Performance of the Pentagon Drawing test for the screening of older adults with Alzheimer's dementia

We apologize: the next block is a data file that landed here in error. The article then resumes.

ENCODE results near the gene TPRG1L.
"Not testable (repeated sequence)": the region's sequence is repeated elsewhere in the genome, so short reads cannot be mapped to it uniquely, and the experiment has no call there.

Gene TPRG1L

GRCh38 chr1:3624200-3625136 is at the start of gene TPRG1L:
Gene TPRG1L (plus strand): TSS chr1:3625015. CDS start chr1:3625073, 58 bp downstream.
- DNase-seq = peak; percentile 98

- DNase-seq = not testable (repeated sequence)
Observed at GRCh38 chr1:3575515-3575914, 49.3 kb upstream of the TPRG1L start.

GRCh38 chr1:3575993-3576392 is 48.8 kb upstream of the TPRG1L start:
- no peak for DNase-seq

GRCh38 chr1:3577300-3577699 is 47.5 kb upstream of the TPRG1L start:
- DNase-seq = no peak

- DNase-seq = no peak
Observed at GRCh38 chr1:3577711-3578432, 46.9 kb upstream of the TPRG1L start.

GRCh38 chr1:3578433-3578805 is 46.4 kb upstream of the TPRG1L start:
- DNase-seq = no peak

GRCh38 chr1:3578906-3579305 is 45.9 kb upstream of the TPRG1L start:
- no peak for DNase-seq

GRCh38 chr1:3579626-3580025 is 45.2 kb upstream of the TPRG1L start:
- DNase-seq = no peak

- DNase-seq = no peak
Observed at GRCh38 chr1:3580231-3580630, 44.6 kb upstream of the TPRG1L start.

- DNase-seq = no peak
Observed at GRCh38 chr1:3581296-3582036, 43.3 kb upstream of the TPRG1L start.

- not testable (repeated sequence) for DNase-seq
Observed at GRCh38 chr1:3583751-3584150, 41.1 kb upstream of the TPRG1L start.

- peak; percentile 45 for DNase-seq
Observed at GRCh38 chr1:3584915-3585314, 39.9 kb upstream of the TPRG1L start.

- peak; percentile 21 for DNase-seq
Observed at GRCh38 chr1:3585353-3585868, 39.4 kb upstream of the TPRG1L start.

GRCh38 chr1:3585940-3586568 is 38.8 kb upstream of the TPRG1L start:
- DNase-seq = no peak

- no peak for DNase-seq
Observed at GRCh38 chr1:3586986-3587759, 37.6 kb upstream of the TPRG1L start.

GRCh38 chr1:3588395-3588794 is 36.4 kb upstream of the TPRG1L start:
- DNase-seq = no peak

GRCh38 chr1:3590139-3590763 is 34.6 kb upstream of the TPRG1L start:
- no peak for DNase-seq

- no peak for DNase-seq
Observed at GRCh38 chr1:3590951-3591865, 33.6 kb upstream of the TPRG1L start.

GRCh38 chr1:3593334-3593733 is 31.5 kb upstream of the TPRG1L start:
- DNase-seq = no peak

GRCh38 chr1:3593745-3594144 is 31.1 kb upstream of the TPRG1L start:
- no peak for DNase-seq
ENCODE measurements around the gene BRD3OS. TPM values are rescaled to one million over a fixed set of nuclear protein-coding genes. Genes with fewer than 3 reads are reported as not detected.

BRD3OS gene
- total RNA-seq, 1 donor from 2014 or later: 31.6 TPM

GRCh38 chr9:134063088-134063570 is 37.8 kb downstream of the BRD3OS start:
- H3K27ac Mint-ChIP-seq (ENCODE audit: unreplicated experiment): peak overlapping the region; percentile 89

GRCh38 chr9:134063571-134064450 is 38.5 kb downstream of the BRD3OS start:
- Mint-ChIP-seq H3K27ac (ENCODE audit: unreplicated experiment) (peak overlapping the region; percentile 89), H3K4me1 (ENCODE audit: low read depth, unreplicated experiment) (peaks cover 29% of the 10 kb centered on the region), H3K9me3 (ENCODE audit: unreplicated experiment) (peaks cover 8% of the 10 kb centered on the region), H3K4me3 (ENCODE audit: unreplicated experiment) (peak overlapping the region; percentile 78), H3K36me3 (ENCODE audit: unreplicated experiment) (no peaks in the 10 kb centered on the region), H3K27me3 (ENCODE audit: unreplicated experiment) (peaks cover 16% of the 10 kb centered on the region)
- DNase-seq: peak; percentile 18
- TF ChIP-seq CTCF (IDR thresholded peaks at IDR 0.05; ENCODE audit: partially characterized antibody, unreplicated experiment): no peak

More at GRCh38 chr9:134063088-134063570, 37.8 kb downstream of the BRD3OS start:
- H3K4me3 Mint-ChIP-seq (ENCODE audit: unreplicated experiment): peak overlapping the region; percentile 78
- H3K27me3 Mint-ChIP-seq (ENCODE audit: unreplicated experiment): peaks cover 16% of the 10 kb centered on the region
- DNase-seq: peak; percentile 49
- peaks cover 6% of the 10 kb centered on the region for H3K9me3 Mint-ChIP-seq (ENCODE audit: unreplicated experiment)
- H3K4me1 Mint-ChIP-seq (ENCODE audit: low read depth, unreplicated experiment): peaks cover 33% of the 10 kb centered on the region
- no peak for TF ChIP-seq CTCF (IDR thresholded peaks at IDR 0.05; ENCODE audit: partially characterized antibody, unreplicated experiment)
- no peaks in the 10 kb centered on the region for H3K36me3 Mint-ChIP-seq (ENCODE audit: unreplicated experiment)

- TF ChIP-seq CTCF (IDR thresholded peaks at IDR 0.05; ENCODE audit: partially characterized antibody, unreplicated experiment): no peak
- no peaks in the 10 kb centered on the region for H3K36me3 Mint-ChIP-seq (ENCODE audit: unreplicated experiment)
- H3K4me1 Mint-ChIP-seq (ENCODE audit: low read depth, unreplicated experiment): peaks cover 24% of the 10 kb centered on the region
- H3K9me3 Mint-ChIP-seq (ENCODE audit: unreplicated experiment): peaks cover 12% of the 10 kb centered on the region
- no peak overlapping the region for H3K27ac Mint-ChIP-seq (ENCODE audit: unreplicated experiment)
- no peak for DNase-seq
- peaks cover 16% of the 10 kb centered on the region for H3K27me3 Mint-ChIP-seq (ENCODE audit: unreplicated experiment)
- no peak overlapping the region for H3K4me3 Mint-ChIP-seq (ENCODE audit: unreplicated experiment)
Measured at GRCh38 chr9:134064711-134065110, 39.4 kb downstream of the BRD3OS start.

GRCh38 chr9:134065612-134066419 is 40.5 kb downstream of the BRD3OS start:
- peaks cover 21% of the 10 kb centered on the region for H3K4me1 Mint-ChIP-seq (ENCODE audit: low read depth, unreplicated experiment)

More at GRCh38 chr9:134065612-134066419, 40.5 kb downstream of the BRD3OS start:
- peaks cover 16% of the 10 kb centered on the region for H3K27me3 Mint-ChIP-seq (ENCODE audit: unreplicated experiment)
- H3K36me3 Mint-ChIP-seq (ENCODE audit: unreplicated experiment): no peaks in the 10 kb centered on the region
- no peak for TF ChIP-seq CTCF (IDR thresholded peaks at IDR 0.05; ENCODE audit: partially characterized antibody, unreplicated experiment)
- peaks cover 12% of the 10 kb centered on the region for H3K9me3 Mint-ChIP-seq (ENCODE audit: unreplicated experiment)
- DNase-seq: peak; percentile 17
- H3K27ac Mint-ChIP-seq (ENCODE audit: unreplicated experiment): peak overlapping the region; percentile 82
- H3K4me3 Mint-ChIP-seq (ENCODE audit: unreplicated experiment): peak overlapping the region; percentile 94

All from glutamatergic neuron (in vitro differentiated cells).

ABSTRACT The Pentagon Drawing Test (PDT) is a common cognitive screening test. Objective: The aim of this study was to evaluate performance properties of a specific PDT scoring scale in older adults with Alzheimer's disease (AD) and healthy controls. Methods: A cross-sectional study of 390 elderly patients, aged 60 years or older with at least two years of education was conducted. All participants completed clinical and neuropsychological evaluations, including the Cambridge Cognitive Examination, the Mini-Mental State Examination (MMSE), and the Clock Drawing Test. All PDT were blindly scored with the scale of Bourke et al. Results: PDT analyses of the binary score on the MMSE (0 or 1 point) did not discriminate AD from controls (p = 0.839). However, when PDT was analyzed using the Bourke et al. scale, the two groups could be distinguished (p <0.001). PDT was not affected by education, showed sensitivity of 85.5% and specificity of 66.9%, discriminated different clinical stages of dementia, and correlated with the other cognitive tests (p <0.001). A 1-point difference on the Bourke et al. scale was associated with an odds ratio of 3.46 for AD. Conclusion: PDT can be used as a cognitive screen for suspected cases of dementia, especially AD, irrespective of educational level.